Before I say anything tax or accounting related, first I must address an issue much more important than my work – Happy 31st Birthday to my son Joshua!! What you see on our blog, our Facebook page, our website – its look and feel is mostly attributable to my son. I provide some content and ideas, and then I step away and let him do his thing. I couldn’t be happier with what I see. I don’t micro manage because my feeling is, son or not, you hire a trusted person to a job, and then let that person prove his/her worth on their own.
And now, back to our story…….
A lot of people may say tax season is winding down. For those who say that, you have no idea. Unless of course you are a CPA who has designed your business where you can actually wind it down now. For myself, and probably a majority of other CPA firms where the tax component is the largest percentage of their revenue, this is the crescendo period. This is the steepest hill of the year, a hill that’s CPA’s have been climbing since mid-December. On April 15th at some point during the day/evening, I’ll fall off the tax season cliff. Right now it’s a mad house – it’s feels like a leg day workout for the brain (just try some squat reps and you’ll know what I mean)!! I wish I was the perfectly organized and well-oiled CPA machine, but alas, I am just me stuck in my running around with my head chopped off mentality. There are some taxpayers who feel similar to myself – those who haven’t filed yet.
Just a few thoughts in early April:
You can extend the filing of your return on April 15th, which will buy you six-months on the due date, as an extended return is due on October 15th. BUT, and it’s a BIG but – you must pay your tax in by April 15th or you risk having the extension be rendered null and void, and you will be subject to late payment penalties. The purpose of the extension is to allow those extra time (up to 6 months) who can’t gather the information together to file a proper return. But unless you properly estimate what you will owe on April 15th, you run the risk of penalties and interest. In some cases estimating can be very difficult – it’s those times I conservatively calculate the estimated tax due on the high side, and also add in what I would expect the 1st estimated tax payment will be for next year (if you need to pay estimated taxes).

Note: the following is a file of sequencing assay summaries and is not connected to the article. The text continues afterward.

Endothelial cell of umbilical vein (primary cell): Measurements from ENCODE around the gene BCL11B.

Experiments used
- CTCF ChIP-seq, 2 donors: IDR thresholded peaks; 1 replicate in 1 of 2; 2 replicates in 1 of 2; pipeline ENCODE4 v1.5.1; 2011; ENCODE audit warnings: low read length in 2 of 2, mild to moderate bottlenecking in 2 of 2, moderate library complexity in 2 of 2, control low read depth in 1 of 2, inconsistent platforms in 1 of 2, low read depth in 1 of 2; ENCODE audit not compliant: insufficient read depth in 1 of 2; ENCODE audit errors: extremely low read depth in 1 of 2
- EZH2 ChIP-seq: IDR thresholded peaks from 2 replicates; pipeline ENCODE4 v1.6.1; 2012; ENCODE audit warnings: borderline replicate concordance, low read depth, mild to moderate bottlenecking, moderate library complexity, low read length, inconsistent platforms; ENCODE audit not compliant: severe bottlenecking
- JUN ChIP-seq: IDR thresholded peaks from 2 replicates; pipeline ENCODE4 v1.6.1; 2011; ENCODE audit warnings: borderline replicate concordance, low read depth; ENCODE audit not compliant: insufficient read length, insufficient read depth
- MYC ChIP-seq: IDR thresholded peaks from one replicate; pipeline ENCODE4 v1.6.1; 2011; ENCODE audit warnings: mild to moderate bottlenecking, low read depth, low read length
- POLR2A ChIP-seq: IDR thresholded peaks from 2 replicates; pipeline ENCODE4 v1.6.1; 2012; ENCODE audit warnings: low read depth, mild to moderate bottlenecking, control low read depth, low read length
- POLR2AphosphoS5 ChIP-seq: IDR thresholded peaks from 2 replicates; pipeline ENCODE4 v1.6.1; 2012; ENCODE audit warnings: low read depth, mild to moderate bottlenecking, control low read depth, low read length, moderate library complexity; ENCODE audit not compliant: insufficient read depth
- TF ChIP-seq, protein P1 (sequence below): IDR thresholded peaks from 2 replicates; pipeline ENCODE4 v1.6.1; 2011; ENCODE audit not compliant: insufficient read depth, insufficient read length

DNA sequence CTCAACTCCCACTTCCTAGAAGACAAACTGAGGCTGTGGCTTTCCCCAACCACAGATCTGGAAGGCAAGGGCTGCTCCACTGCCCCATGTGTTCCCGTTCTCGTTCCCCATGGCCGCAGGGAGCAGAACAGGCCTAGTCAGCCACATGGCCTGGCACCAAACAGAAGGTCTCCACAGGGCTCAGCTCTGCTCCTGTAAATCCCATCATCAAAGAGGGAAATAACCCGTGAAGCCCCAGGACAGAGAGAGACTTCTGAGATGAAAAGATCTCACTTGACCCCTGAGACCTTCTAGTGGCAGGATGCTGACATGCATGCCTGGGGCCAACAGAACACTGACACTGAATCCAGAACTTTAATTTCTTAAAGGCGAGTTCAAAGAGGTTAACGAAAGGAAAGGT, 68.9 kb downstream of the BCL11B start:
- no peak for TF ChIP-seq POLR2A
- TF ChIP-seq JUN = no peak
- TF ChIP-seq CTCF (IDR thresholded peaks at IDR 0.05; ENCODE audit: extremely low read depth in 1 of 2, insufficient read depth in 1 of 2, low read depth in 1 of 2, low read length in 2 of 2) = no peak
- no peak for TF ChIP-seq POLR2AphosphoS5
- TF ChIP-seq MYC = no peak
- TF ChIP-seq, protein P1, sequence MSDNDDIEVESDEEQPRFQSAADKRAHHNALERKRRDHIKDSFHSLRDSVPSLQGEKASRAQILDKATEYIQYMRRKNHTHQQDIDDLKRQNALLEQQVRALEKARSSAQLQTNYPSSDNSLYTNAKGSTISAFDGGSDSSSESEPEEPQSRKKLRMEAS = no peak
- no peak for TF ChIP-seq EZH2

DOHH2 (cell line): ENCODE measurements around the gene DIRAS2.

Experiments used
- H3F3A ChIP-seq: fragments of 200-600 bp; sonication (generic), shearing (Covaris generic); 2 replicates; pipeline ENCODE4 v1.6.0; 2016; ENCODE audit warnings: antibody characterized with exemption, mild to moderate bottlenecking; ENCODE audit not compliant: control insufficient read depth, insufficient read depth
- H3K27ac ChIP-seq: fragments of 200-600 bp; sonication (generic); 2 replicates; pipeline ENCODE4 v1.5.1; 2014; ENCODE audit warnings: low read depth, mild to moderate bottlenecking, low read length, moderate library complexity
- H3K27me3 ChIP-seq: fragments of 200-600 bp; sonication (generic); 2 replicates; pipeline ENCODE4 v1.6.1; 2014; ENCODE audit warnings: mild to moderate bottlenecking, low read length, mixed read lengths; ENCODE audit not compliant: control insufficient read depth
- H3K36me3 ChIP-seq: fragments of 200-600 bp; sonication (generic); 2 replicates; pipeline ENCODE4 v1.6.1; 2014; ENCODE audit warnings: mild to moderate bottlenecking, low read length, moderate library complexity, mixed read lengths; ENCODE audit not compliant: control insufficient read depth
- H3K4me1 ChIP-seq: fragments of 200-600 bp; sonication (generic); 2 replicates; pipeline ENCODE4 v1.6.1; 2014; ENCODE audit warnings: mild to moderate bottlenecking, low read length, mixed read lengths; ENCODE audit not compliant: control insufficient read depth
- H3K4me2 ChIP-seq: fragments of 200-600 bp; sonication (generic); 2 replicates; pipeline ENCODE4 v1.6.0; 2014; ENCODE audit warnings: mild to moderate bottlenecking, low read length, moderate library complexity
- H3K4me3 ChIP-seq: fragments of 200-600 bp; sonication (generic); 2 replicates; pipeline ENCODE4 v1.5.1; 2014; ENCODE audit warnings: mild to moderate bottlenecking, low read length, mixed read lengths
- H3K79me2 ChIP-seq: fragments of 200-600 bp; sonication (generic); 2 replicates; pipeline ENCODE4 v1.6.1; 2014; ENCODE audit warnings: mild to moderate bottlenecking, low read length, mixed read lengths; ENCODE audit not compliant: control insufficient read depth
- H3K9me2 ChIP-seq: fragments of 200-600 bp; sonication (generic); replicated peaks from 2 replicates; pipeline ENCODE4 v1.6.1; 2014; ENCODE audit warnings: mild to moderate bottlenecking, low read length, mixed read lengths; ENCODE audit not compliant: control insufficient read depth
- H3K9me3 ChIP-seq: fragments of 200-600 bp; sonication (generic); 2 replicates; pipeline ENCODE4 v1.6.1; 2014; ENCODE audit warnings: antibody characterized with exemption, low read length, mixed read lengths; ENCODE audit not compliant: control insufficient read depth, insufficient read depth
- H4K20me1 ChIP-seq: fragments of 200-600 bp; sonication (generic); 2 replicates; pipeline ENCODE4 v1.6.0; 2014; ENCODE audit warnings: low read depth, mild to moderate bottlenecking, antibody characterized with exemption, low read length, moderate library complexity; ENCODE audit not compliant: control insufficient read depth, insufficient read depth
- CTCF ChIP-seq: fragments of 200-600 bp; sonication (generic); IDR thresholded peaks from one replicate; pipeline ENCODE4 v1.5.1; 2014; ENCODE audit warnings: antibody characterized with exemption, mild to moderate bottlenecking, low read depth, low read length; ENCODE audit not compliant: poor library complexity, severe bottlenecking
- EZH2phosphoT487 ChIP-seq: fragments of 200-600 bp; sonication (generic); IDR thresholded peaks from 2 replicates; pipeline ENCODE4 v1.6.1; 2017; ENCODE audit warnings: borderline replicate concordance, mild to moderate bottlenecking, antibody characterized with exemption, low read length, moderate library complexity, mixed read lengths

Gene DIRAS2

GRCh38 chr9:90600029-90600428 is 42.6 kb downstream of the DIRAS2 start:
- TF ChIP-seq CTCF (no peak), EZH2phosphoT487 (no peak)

If you have no cash flow issues, you can still open up an IRA and save some tax dollars, subject to various rules.
Start thinking about next year. If you’ve struggled with information gathering, and you are surprised at your tax situation (expecting a refund but owing, owing a lot more than expected), you must take some accountability for that. In many cases, taxpayers never reach out to their CPA’s except during tax season (generally info comes in Feb 1st at the earliest). Of course, a CPA should try as best they can to reach out to their clients during the year (something I plan on doing much better at this year). I believe in “You get what you pay for”. You’re paying a CPA to perform important work for you – NEVER hesitate to ask questions during the year. Any time you make a financial move there could be tax ramifications. Read my previous blog – Ask Your CPA.
Final thought – I’m tired and it’s bedtime this Sunday evening (11:15PM). I’m up at 4:30 to start a grueling final climb. Not looking for sympathy……well, maybe just a quick moment of it.